Deformation and Orientation of Polyamide 6 Nanocomposite
D.C. Worley II, M.K. Akkapeddi, E.P. Socci, May 2001
Mechanical deformation induced experimentally using a T. M. Long stretcher enabled an investigation of the effect nano size platelets can have on the clarity, barrier and mechanical properties of a polymerized nano polyamide 6. Clarity of cast film specimens did show a direct correlation between %Haze and nano platelet concentration. Non nano containing films biaxially stretched 2 times its original dimensions had a 1% - 3% haze reading. Nano containing films ranged from 5% -~ 20% over a nano concentration of 1.0% - 4%, respectively. The oxygen transmission rate, OTR , of 2% and 4% nano films had a 3X and 6X improvement in OTR compared to the unfilled polyamide 6 film, respectively. Biaxed nano polyamide 6 film did not significantly improve OTR, as is the case with non-nano containing polyamide 6 films. There was only a 6% improvement in OTR, which was due primarily to the minimal increase in molecular orientation or packing, which is shown by the small change in the degree of orientation ~77% to 83% for as cast nano films compared to biaxed nano containing films, respectively. The nano containing films do have improved modulus and yield strength and an expected reduction in elongation at break. By taking advantage of molecular orientation mechanical properties were modified via biaxially orientation.
Experimental and Numerical Analysis of Thin-Wall Injection Molding with Micro-Features
Liyong Yu, Chee Guan Koh, Kurt W. Koelling, L. James Lee, Marc J. Madou, May 2001
Injection molding of thermoplastics with small feature size is needed in many medical and bio-chemical applications, i.e., bioMEMS. Three types of mold inserts, CNC machined steel mold, photoresist molds, and photolithography produced nickel molds are tested in high speed and high pressure (i.e., thin-wall) injection molding. The feature size covers a range of 5 micrometers to several hundred micrometers. Two optically clear thermoplatics (PMMA, PC) were processed under different molding conditions including mold temperature, injection speed, shot size, and holding pressure. The replication accuracy, molded-in stress, and mold wear were measured. Numerical simulation was carried out to calculate flow front profile and stress distribution. The simulation and experimental data were compared and the results can be used to design the process window for micro-injection molding.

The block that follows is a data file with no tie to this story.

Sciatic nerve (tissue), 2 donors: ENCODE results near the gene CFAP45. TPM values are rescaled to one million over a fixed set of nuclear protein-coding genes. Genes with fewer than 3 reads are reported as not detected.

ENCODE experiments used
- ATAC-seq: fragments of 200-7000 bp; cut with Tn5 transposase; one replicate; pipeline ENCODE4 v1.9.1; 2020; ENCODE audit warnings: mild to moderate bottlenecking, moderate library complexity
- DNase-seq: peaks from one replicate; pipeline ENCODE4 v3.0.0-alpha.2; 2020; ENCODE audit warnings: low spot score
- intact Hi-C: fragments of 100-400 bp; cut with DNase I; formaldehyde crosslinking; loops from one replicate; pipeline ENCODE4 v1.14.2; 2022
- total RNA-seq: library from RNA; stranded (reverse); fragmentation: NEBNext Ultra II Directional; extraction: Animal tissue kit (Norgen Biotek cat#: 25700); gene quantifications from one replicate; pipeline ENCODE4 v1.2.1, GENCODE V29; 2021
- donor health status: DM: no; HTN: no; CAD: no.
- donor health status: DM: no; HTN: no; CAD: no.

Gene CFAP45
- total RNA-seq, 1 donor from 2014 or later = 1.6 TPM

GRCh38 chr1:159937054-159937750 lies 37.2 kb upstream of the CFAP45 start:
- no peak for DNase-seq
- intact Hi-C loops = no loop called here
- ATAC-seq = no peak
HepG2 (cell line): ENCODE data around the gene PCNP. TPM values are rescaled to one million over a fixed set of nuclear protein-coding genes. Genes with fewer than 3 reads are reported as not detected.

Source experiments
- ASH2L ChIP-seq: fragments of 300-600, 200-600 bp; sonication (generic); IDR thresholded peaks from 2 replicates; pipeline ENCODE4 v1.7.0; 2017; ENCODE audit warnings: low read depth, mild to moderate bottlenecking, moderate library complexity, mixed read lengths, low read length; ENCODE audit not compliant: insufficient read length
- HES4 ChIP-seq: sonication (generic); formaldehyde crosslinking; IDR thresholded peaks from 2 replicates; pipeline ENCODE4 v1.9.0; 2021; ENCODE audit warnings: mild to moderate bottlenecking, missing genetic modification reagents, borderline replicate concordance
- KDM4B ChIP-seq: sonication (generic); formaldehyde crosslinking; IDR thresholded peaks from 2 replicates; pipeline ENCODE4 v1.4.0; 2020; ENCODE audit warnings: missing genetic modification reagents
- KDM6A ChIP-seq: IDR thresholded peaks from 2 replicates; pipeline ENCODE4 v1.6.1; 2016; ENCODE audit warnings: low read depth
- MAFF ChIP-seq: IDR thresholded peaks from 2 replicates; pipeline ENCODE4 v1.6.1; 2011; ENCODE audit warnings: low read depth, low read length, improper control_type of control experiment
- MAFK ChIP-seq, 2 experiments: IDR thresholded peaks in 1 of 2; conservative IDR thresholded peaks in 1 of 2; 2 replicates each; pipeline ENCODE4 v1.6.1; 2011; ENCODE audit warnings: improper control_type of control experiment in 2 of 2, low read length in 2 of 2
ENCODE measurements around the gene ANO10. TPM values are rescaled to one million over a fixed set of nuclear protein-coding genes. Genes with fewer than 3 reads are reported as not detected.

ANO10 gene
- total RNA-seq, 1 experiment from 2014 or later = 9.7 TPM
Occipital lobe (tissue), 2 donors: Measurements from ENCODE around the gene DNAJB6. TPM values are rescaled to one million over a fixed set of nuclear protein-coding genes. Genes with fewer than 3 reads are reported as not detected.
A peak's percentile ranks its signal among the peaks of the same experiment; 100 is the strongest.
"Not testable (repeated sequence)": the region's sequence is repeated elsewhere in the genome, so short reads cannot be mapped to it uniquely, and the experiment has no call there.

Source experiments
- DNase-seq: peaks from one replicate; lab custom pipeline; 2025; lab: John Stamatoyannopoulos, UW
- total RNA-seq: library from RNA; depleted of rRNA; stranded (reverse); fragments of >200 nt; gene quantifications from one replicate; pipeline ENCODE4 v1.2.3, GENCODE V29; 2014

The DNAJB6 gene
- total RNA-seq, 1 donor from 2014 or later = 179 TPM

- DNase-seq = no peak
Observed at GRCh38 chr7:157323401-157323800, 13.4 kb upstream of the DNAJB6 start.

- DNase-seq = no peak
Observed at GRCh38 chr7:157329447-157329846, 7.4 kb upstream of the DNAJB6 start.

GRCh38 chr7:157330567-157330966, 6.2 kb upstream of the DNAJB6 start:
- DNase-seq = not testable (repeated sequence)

Rheological Behavior of Thermotropic Liquid Crystalline Copolyester Vectra A950
Tianren Guo, Graham M. Harrison, Amod A. Ogale, May 2001
An investigation of the transient, steady and dynamic flow properties of the thermotropic liquid crystalline polymer Vectra A950 (Ticona) is presented. The steady viscosity curve shows the typical three-region flow curve of LCPs. In the transient shear experiments, the shear stress grows during the start-up of constant shear rate flow and goes through a maximum at approximately ?=2. Dynamic mechanical experiments show the existence of a linear viscoelastic region at small strains, and that the onset of nonlinearity varies with frequency. In the linear viscoelastic region, the storage and loss modulus, G'(?) and G(?) do not display the typical dependence on ?2 and ? respectively. The results obtained for a frequency sweep using constant strain and constant stress instruments are qualitatively different."
Injection Molding Unfilled and Filled Polymers with Titanates and Zirconates - 2001
Salvatore J. Monte, May 2001
In addition to universal filler/pigment to polymer coupling, two parts of thermally stable neoalkoxy titanates and zirconates per thousand parts of polymer provide for in situ metallocene-like repolymerization catalysis of the filled or unfilled polymer during the plastication phase resulting in: significantly faster injection molding production cycles at lower temperatures while maintaining or increasing mechanical properties; the in situ regeneration of regrind polymer to virgin properties; the lowering of polymer recrystallization time; and the copolymerization of dissimilar polymers. Examples: both 40% CaCO3 filled and unfilled PP compounds experienced respective reductions of 35.5% and 42% in injection mold cycle time and 22% and 11% in process temperature; a 39.7% reduction in the recrystallization time of PPS; and a ten-fold increase in the elongation of a PET/PC alloy. The effect is shown to be permanent and recyclable.